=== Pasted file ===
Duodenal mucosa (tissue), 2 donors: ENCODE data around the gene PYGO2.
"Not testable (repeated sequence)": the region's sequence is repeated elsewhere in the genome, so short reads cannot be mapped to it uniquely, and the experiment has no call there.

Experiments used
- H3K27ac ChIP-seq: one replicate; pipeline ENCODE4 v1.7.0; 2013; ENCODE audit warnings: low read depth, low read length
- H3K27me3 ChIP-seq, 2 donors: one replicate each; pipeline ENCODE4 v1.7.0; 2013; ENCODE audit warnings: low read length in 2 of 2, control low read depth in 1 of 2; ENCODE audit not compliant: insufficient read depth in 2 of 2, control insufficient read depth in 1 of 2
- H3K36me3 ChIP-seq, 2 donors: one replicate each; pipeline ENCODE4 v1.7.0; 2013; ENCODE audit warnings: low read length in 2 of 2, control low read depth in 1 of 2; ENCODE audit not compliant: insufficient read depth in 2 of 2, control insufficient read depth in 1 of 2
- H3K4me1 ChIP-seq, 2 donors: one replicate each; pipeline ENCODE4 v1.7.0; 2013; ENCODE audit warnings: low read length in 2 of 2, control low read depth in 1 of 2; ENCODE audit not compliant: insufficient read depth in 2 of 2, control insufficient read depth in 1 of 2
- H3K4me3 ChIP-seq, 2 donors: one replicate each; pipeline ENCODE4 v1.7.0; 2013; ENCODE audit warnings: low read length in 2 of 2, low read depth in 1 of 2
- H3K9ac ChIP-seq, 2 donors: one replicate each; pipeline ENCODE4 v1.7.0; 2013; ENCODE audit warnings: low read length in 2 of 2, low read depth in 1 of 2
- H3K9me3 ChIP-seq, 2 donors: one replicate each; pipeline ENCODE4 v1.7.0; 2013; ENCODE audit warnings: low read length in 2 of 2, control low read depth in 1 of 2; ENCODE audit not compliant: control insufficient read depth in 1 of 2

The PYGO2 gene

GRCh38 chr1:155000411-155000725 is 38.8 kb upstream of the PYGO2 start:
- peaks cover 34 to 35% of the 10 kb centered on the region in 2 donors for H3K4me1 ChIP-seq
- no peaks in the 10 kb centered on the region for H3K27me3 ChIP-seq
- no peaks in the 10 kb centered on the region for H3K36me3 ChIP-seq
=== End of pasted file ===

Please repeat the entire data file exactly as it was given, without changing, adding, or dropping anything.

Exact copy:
Duodenal mucosa (tissue), 2 donors: ENCODE data around the gene PYGO2.
"Not testable (repeated sequence)": the region's sequence is repeated elsewhere in the genome, so short reads cannot be mapped to it uniquely, and the experiment has no call there.

Experiments used
- H3K27ac ChIP-seq: one replicate; pipeline ENCODE4 v1.7.0; 2013; ENCODE audit warnings: low read depth, low read length
- H3K27me3 ChIP-seq, 2 donors: one replicate each; pipeline ENCODE4 v1.7.0; 2013; ENCODE audit warnings: low read length in 2 of 2, control low read depth in 1 of 2; ENCODE audit not compliant: insufficient read depth in 2 of 2, control insufficient read depth in 1 of 2
- H3K36me3 ChIP-seq, 2 donors: one replicate each; pipeline ENCODE4 v1.7.0; 2013; ENCODE audit warnings: low read length in 2 of 2, control low read depth in 1 of 2; ENCODE audit not compliant: insufficient read depth in 2 of 2, control insufficient read depth in 1 of 2
- H3K4me1 ChIP-seq, 2 donors: one replicate each; pipeline ENCODE4 v1.7.0; 2013; ENCODE audit warnings: low read length in 2 of 2, control low read depth in 1 of 2; ENCODE audit not compliant: insufficient read depth in 2 of 2, control insufficient read depth in 1 of 2
- H3K4me3 ChIP-seq, 2 donors: one replicate each; pipeline ENCODE4 v1.7.0; 2013; ENCODE audit warnings: low read length in 2 of 2, low read depth in 1 of 2
- H3K9ac ChIP-seq, 2 donors: one replicate each; pipeline ENCODE4 v1.7.0; 2013; ENCODE audit warnings: low read length in 2 of 2, low read depth in 1 of 2
- H3K9me3 ChIP-seq, 2 donors: one replicate each; pipeline ENCODE4 v1.7.0; 2013; ENCODE audit warnings: low read length in 2 of 2, control low read depth in 1 of 2; ENCODE audit not compliant: control insufficient read depth in 1 of 2

The PYGO2 gene

GRCh38 chr1:155000411-155000725 is 38.8 kb upstream of the PYGO2 start:
- peaks cover 34 to 35% of the 10 kb centered on the region in 2 donors for H3K4me1 ChIP-seq
- no peaks in the 10 kb centered on the region for H3K27me3 ChIP-seq
- no peaks in the 10 kb centered on the region for H3K36me3 ChIP-seq